Universal eyes more possible expansion as theme parks bring in record profits
Image via Universal Parks and Resorts.

Las Vegas Halloween Horror Nights
'We’re always looking to invest in our parks.'

Universal’s newest projects — a kid-friendly park in Texas and a year-round Halloween Horror Nights (HHN) experience in Las Vegas — have potential to be expanded globally, a company leader said Thursday as the parks continue to be giant moneymakers for owner Comcast.

Universal theme parks posted their highest adjusted earnings ever recorded for the year 2022, the company said Thursday as it released its latest financial report.

For parks, revenue skyrocketed to $7.5 billion in 2022 — a 49% increase compared to 2021 when the parks and the travel industry were still reeling from the pandemic. The parks’ fourth quarter revenue jumped 12% to $2.1 billion as attendance rose and guests spent more versus 2021’s fourth quarter.

Universal surprised fans this month with a pair of new projects.

HHN creators are bringing to life a new experience in Las Vegas that features haunted attractions paired with themed bars and eateries.

“This original concept will bring to life Universal’s vast library of classic horror films and today’s most terrifying tales,” Universal said in a press release. “The new concept marks the first time Universal has created a permanent horror experience beyond its theme parks.”

Universal is also building a theme park in the Dallas suburbs that caters to young children. Universal is targeting a different demographic from its Orlando parks where Universal is known for thrill rides appealing to teenagers and adults.

Appearing in the Texas park will be some of the company’s intellectual property from NBC’s DreamWorks Animation and Illumination which is responsible for popular franchises such as “Shrek,” “Minions,” “Despicable Me” and “How to Train Your Dragon.”

The company hasn’t said when the two attractions will open but NBCUniversal CEO Jeff Shell was already discussing possibilities for future expansions for both.

“The Halloween Horror Nights experience in Vegas, which I’m really excited about, could also be expanded to a number of different places around the world. So we are definitely having our eye towards places expanding internationally, not just domestically, with a number of markets kind of on the docket,” Shell said Thursday during the earnings call.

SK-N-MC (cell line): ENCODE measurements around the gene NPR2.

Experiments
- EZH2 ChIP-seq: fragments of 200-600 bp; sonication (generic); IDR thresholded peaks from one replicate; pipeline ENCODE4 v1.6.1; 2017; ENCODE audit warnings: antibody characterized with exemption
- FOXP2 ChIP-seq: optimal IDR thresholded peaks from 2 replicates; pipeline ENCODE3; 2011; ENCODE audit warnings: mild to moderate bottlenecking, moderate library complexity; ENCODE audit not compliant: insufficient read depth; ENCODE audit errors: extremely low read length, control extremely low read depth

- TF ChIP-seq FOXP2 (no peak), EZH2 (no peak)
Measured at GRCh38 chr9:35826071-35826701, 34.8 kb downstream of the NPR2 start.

“They won’t all be places for a big, giant, primary theme park. We might look at different concepts for different markets.”

With the kid-friendly park, Shell said, “We’re pretty confident it will be … a concept that will work in a lot of places around the world that may not support a full-scale theme park like we have in Orlando or Beijing.”

The Texas and Las Vegas expansions come as Comcast is already in big spending mode for its theme parks. Comcast is building Epic Universe, a new theme park set to open in Orlando by summer 2025.

“We’re always looking to invest in our parks,” Shell said. “We’re really excited about Epic coming out of the ground. Our timing couldn’t be better for that. But we want to have things we’re investing in, both domestically and internationally.”

Universal is turning the pressure on the Walt Disney Company, which is set to release its latest earnings Feb. 8.

At Disney World, the next big opening is the Magic Kingdom roller coaster Tron Lightcycle Run that officially opens April 4.

Gabrielle Russon

Gabrielle Russon is an award-winning journalist based in Orlando. She covered the business of theme parks for the Orlando Sentinel. Her previous newspaper stops include the Sarasota Herald-Tribune, Toledo Blade, Kalamazoo Gazette and Elkhart Truth as well as an internship covering the nation’s capital for the Chicago Tribune. For fun, she runs marathons. She gets her training from chasing a toddler around. Contact her at [email protected] or on Twitter @GabrielleRusson .


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